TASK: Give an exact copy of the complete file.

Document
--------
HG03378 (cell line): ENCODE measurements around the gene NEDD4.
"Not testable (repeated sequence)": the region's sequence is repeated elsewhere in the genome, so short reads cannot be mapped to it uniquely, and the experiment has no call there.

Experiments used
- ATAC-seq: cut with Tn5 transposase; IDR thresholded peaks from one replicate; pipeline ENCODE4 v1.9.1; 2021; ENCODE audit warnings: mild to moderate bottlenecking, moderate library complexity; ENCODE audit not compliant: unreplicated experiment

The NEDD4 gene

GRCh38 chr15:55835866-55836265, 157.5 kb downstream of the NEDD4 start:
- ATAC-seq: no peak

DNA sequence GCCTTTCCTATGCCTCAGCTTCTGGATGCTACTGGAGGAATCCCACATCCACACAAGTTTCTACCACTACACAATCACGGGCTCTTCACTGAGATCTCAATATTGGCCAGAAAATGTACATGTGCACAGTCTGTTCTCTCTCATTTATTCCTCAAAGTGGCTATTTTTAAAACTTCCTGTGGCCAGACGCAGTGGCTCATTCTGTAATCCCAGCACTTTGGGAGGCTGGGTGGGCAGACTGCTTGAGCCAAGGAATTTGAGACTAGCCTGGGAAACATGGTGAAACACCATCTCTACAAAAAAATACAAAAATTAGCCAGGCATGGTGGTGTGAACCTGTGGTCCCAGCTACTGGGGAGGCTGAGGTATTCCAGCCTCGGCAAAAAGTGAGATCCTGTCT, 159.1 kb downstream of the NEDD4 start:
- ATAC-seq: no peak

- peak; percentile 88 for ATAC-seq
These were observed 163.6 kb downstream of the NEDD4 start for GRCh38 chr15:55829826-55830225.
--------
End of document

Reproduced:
HG03378 (cell line): ENCODE measurements around the gene NEDD4.
"Not testable (repeated sequence)": the region's sequence is repeated elsewhere in the genome, so short reads cannot be mapped to it uniquely, and the experiment has no call there.

Experiments used
- ATAC-seq: cut with Tn5 transposase; IDR thresholded peaks from one replicate; pipeline ENCODE4 v1.9.1; 2021; ENCODE audit warnings: mild to moderate bottlenecking, moderate library complexity; ENCODE audit not compliant: unreplicated experiment

The NEDD4 gene

GRCh38 chr15:55835866-55836265, 157.5 kb downstream of the NEDD4 start:
- ATAC-seq: no peak

DNA sequence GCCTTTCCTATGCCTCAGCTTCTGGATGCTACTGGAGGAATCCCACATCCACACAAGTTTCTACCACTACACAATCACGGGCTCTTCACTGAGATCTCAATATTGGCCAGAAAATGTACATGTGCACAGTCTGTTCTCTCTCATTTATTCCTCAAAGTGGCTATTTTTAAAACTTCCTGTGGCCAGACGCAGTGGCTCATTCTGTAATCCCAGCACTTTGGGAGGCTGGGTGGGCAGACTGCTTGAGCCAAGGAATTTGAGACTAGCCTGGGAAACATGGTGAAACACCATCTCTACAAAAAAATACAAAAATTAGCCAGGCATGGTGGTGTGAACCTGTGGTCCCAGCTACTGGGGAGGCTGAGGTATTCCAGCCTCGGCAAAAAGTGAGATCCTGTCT, 159.1 kb downstream of the NEDD4 start:
- ATAC-seq: no peak

- peak; percentile 88 for ATAC-seq
These were observed 163.6 kb downstream of the NEDD4 start for GRCh38 chr15:55829826-55830225.